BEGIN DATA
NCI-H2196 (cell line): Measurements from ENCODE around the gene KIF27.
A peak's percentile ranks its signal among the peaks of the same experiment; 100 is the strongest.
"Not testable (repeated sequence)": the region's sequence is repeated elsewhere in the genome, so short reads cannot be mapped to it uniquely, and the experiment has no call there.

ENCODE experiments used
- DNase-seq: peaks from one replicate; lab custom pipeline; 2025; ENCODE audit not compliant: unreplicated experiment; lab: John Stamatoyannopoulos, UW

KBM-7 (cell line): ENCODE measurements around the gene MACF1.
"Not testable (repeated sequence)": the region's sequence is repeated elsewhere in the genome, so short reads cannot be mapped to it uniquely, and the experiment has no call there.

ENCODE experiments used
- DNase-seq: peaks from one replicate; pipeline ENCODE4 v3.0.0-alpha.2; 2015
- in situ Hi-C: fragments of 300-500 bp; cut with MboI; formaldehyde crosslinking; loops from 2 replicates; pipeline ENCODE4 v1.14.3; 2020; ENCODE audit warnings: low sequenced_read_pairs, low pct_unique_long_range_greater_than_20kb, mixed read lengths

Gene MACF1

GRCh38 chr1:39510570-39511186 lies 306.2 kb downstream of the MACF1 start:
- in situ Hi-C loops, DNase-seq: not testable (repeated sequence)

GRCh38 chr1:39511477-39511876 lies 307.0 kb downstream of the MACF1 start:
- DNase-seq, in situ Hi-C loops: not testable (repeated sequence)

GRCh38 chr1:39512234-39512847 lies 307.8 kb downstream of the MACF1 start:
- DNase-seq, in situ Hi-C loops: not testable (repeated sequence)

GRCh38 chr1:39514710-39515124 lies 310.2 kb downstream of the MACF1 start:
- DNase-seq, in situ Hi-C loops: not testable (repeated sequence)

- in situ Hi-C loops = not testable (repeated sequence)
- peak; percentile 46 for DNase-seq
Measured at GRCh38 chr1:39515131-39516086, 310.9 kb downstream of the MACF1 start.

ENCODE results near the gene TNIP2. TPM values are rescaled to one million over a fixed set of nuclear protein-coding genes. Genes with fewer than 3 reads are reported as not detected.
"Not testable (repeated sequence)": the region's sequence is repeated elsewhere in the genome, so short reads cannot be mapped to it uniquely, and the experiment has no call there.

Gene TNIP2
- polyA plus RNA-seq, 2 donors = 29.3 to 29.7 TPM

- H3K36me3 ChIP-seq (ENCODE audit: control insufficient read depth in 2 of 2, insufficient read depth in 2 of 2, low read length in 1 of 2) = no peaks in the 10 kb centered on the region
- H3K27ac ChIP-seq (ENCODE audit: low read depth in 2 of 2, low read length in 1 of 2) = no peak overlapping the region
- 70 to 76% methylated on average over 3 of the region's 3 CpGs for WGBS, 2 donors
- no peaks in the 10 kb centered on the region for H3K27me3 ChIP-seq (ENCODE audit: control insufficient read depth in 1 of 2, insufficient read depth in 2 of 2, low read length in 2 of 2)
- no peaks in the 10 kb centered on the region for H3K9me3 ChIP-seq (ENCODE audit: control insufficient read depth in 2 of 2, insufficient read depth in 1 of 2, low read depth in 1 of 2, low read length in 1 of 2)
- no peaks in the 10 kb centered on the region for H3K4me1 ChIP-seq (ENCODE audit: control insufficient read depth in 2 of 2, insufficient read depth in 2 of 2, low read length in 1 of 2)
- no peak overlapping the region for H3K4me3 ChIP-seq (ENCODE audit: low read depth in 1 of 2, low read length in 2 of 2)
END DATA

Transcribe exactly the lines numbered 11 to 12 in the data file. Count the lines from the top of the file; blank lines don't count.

Gene MACF1

GRCh38 chr1:39510570-39511186 lies 306.2 kb downstream of the MACF1 start: